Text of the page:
A payroll tax imposed on and collected by Brazilian companies to
finance arts groups means that as the work force of nearly 200
million people expands, so does the organization's budget.
All over the world, cultural organizations are tightening budgets
and paring back productions. But Danilo Miranda faces a different
challenge, making him the envy of his peers: As the director of
Brazil's leading arts financing entity, his budget is growing 10
percent or more annually, and he must figure out ways to spend that
bounty -- $600 million a year.
Standing at the window of his office here one afternoon late last
year, Mr. Miranda pointed to one of his group's most ambitious
initiatives. In the courtyard below, the avant-garde French troupe
Theatre du Soleil, based in Paris and led by Ariane Mnouchkine, was
erecting a giant tent where it would begin a tour of Brazil.
Mr. Miranda's organization, SESC, a Portuguese abbreviation for
Social Service of Commerce, is also strengthening ties with U.S.
artists. It sponsors a jazz festival in conjunction with Nublu, the
New York record label; has signed an "institutional partnership"
with the Spanish-language TeatroStageFest company; and has presented
work by the musician David Byrne, the salsa drummer Bobby Sanabria
and the director and playwright Robert Wilson. Mr. Wilson, whose
works include the operas "Einstein on the Beach" and "The Civil
Wars," is discussing a long-term collaboration with SESC, as is the
Globalfest showcase of world music held in New York every January.
"Our fundamental guiding principle is to use culture as a tool
for education and transformation, to improve people's lives, and
we're in a position to fulfill that mission, thank God," Mr. Miranda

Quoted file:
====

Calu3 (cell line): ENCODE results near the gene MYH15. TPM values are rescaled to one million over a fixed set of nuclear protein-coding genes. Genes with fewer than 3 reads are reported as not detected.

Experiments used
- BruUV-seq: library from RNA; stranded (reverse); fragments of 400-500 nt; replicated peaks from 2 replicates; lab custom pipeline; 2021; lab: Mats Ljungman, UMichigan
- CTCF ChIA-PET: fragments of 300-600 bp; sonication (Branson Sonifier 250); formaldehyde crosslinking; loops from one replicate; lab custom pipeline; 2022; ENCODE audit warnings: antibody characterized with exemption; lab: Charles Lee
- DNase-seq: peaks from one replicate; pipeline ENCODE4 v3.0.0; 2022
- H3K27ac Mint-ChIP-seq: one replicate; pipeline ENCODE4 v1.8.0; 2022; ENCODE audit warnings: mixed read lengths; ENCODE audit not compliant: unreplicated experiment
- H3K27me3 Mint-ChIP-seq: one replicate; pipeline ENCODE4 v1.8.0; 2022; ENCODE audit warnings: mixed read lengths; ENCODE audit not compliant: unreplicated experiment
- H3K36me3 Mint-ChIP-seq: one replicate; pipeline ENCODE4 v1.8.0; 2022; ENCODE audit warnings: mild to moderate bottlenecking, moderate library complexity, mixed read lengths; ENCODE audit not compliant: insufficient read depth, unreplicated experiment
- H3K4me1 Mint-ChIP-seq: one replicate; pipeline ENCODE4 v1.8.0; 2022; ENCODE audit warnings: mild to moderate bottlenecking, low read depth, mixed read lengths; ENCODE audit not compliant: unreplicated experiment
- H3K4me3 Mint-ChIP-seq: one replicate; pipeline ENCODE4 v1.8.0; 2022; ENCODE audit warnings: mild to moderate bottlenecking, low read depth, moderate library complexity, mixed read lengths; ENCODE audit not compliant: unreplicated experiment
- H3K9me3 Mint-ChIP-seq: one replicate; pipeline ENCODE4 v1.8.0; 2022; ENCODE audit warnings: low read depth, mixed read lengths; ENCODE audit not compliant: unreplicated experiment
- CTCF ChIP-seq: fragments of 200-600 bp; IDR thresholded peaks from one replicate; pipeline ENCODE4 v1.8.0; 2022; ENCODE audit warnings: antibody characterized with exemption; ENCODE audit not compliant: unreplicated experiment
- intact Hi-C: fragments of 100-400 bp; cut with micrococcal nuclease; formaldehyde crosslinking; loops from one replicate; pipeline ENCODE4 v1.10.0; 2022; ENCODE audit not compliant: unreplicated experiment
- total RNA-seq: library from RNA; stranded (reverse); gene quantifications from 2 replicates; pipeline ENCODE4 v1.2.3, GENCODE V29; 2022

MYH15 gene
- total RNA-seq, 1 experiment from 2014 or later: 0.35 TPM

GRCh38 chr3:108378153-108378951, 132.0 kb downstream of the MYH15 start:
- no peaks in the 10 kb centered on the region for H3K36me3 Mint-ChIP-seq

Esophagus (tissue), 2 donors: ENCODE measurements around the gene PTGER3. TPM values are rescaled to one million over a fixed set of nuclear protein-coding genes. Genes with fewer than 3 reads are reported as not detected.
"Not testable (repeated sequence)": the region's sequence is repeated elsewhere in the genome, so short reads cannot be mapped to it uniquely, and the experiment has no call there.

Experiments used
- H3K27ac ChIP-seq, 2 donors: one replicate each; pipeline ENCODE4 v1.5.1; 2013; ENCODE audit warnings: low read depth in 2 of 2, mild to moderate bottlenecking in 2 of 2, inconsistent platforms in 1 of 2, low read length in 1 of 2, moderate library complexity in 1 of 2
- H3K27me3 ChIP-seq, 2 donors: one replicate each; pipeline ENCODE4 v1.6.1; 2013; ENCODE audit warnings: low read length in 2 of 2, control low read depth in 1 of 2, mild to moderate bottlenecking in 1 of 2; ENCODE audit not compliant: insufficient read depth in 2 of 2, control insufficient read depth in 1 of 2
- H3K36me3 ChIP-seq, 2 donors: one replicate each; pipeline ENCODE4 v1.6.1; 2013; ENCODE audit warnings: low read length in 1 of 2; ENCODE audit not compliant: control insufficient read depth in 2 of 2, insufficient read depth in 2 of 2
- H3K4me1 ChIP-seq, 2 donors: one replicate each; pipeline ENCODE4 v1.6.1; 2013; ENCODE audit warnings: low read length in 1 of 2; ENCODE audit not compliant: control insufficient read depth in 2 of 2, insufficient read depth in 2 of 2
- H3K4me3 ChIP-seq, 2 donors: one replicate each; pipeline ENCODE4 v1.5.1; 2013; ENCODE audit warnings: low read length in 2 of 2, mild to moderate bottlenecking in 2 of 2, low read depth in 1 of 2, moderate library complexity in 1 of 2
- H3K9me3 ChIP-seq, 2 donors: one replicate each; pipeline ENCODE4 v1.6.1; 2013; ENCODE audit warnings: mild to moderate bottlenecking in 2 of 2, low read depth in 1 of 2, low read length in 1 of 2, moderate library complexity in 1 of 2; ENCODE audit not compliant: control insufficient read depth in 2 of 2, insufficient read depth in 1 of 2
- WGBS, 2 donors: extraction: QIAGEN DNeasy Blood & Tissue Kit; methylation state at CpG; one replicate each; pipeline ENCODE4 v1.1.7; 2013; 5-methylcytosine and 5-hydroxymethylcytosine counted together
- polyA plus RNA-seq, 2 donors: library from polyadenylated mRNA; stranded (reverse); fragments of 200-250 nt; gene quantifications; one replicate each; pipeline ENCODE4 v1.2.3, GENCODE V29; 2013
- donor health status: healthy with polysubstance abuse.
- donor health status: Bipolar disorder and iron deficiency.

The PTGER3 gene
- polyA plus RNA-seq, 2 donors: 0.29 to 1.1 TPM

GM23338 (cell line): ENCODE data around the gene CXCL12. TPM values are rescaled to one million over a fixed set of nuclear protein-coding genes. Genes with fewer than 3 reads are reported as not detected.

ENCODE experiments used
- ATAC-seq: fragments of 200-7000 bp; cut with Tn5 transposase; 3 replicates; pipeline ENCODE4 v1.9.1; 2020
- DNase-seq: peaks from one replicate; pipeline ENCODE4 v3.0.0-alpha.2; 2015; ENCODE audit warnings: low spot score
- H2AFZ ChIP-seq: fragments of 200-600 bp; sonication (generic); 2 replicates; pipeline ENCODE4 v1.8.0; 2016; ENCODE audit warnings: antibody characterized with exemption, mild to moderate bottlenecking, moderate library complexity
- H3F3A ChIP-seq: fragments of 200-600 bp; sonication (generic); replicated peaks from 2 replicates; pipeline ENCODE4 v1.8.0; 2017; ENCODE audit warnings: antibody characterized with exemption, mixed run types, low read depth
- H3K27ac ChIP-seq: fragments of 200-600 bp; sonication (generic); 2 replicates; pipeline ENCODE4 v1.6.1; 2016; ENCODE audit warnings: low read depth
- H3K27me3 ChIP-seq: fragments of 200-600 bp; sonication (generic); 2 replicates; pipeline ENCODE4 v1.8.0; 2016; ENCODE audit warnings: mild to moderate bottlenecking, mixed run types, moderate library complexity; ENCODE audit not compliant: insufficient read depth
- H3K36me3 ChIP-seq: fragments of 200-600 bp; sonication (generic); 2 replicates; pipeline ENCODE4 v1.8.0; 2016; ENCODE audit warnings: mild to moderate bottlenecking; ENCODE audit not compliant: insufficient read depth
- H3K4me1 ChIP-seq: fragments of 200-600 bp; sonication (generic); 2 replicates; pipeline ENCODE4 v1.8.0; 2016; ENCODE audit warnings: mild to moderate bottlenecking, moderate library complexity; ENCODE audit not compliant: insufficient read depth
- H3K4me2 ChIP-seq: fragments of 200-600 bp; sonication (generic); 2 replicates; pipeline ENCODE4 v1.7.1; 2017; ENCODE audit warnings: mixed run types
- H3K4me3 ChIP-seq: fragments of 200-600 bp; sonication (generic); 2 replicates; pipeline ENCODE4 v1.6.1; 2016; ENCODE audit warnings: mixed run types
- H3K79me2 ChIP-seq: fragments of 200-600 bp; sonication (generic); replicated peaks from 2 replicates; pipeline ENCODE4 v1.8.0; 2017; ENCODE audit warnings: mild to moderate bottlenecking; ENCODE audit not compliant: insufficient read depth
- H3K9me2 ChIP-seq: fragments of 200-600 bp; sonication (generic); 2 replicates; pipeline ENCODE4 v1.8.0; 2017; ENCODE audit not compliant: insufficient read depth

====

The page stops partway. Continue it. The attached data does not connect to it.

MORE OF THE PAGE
said. "Over the last decade, our budget has been doubling every six
years or so. It's incredible, no?"
SESC owes its enviable position largely to a financing model that
its leaders believe is unique in the world. A private, nonprofit
entity whose role is enshrined in the Constitution, the organization
derives its budget from a 1.5 percent payroll tax imposed on and
collected by Brazilian companies, so as the work force in the nation
of nearly 200 million expands, so does the organization's budget.
In the United States and Europe, the economic crisis has prompted
severe cutbacks in government and business financing of cultural
undertakings. But the Brazilian economy, now the world's sixth
largest, grew 7.5 percent in 2010 and just under 3 percent last
The labor force has been growing even faster. Abram Szajman, who
in his capacity as the president of the Sao Paulo state chamber of
commerce also oversees SESC's regional council, estimated that
receipts from the payroll tax increased 10 to 12 percent last year.
"Brazil is growing, and so our needs, and those of our workers,
are also growing," he said. "They want access not just to sports and
health facilities but also to art, music and other cultural
activities, whether from Brazil or abroad, and that's part of our
The group's big push may not have registered yet with arts
consumers outside Brazil. But its emergence as a global force has
not gone unnoticed by artists or the people who pay for their work.
"The Brazilians are rolling in money," said Jennifer P. Goodale,
director of the Trust for Mutual Understanding, which works with
Eastern European and Asian countries on cultural exchange programs.
"What with the Olympics and all, it's their turn, their time."
SESC is not the only entity making an effort to expand its
activities and to raise Brazil's cultural profile internationally.
The Brazilian Foreign Ministry and states and cities have programs
to assist musicians' tours abroad and promote films and other works,
and the national government is looking at ways to strengthen a 20-
year-old law that gives tax breaks to corporations that finance arts
"The cultural dynamism, the monetary stability, the process of
social inclusion -- all of that makes Brazilian culture a very valid
pathway for the exercise of soft power, a way to make our society
better known and better understood by others," said Celso Lafer, a
former foreign minister who is also an author and a member of the
Brazilian Academy of Letters. …